“Reduce the time it takes for your prospect to decide on you by 25% and the result will be a 200% increase in sales.” This concept speculates that we lose much of our business in the sales funnel, while the customer is trying to make a decision about your product in the face of competition and objections.

During this time, new competitors enter the mix or circumstances change – making your product less desirable or unnecessary. This is why in sales we stress urgency. This is why in marketing we emphasize branding (as a shortcut to quality). In my Yahoo career, I witnessed this in the field. In my speaking career, I see this every day.

For example, if your book is a smash hit and your name is on everyone’s tongues (Consider @Tony’s success with Delivering Happiness), then the meeting planner can instantly agree on you, because she knows her boss wants you because he’s reading your book and giving it to all his friends. This is what JIm Collins experienced in 2002 when his speaking business picked up more than five fold!

So here’s the takeaway: Focus efforts every day on reducing the time it takes to say yes to your product.


//sanderssays.typepad.com/

Chart-sales-up-300x299

Early in my career, I learned a valuable rule that’s changed my life.

“Reduce the time it takes for your prospect to decide on you by 25% and the result will be a 200% increase in sales.”  This concept speculates that we lose much of our business in the sales funnel, while the customer is trying to make a decision about your product in the face of competition and objections.

During this time, new competitors enter the mix or circumstances change – making your product less desirable or unnecessary.  This is why in sales we stress urgency.  This is why in marketing we emphasize branding (as a shortcut to quality).  In my Yahoo career, I witnessed this in the field.  In my speaking career, I see this every day.

For example, if your book is a smash hit and your name is on everyone’s tongues (Consider @Tony’s success with Delivering Happiness), then the meeting planner can instantly agree on you, because she knows her boss wants you because he’s reading your book and giving it to all his friends.  This is what JIm Collins experienced in 2002 when his speaking business picked up more than five fold!

So here’s the takeaway: Focus efforts every day on reducing the time it takes to say yes to your product. Leer más “The 25/200 Rule Of Marketing and Sales”

The Economist and the Human Potential

If TED is about “Ideas Worth Spreading,” then the Economist’s Ideas Economy conference series is – as the title would suggest – about ideas worth monetizing. It’s the Economist, stupid! The venerable publication, a notorious late adopter, has realized that despite solid market standing it must reinvent itself to survive, both through a suite of new digital products and by branching out into the conference business. The focus on Innovation (as in “a commercialized original idea,” as the excellent moderator Vijay Vaitheeswaran defined it in his opening remarks) is a natural fit: The Economist has always stood for liberal economic policies and liberal social values – which is typically the kind of fabric that innovation thrives in.


By Tim Leberecht – //designmind.frogdesign.com

If TED is about “Ideas Worth Spreading,” then the Economist’s Ideas Economy conference series is – as the title would suggest – about ideas worth monetizing. It’s the Economist, stupid! The venerable publication, a notorious late adopter, has realized that despite solid market standing it must reinvent itself to survive, both through a suite of new digital products and by branching out into the conference business. The focus on Innovation (as in “a commercialized original idea,” as the excellent moderator Vijay Vaitheeswaran defined it in his opening remarks) is a natural fit: The Economist has always stood for liberal economic policies and liberal social values – which is typically the kind of fabric that innovation thrives in.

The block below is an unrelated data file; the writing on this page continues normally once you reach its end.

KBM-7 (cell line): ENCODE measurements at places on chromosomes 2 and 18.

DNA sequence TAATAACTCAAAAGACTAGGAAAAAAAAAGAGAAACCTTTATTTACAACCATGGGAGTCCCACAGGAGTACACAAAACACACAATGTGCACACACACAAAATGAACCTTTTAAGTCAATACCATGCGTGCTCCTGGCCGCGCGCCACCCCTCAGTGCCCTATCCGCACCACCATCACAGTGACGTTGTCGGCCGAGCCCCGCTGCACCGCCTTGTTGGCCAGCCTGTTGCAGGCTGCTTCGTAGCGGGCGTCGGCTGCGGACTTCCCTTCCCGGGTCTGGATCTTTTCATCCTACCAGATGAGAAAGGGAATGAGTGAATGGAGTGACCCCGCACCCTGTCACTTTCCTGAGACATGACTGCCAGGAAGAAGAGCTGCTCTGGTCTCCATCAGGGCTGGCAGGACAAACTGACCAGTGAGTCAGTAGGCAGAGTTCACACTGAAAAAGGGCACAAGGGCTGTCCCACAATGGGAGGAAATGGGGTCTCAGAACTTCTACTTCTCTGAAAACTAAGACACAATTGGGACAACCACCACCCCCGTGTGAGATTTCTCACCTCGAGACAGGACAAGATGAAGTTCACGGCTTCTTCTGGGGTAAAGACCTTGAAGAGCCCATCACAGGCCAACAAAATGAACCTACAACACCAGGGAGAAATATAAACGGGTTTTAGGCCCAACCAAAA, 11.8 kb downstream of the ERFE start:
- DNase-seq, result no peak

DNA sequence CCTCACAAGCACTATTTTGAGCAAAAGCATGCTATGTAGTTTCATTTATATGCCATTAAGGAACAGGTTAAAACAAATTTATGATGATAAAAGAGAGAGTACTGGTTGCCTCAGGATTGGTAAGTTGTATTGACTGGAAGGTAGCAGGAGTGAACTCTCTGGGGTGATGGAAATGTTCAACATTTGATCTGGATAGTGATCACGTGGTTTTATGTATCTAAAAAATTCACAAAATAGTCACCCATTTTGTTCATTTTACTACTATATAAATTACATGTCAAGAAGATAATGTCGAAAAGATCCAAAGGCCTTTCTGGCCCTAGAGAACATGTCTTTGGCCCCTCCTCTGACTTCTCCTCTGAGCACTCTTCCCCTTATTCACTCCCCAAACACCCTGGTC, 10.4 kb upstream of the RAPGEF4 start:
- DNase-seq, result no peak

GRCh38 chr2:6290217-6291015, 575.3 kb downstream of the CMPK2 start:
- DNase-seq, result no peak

The most recent event of the series (full disclosure: frog design was a sponsor) took place last week in New York: With the theme “Human Potential,” 250 business leaders, entrepreneurs, politicians, and academics discussed for two days how to foster and tap into the creativity and intellect of their employees, stakeholders, peers, and students. The cynic could object and ask “Do we indeed have potential?,” inferring that the term “potential” implies progress and betterment – but are we, humans, even good? And if so, can we get better?

According to Harvard psychologist Steven Pinker, the answer is a clear yes. He presented a “history of violence,” arguing that violence is on the decline, which, as he readily admitted, appears to be somewhat counter-intuitive, knowing that there has not been a single day without war in the history of mankind. Attribute this to a recording bias: The magnifying effect of mass media makes violence more visible than ever before. Yet, Pinker cited empirical studies showing that the amount of actions which cause physical harm has steadily decreased over the past centuries. Despite the many atrocities it saw, the 20th century was not the most violent century in terms of absolute numbers (compared to the total world population), and acts of terrorism, Pinker pointed out, can only be described as (statistically) “insignificant.” Clearly, Pinker commented, the US overreacted in response to the 9/11 attacks. Before you cheer about the rise of human enlightenment and moral reasoning, however, consider that the way violence is committed may have become more subliminal, and that, more pressingly, weapons of mass destruction in the hands of a few rogue individuals (or states) can arguably do more harm nowadays – that is, cause ‘ultimate violence’ – than ever before. Additionally, it remains difficult to project future trends based on historical data so that an overly optimistic, non-violent concept of human potential might be flawed because of a bias of retrospective. In fact, the Rational Optimist‘s great blind spot is that it cannot look into the “heart of darkness,” that it has no means to explain or forecast truly irrational behavior.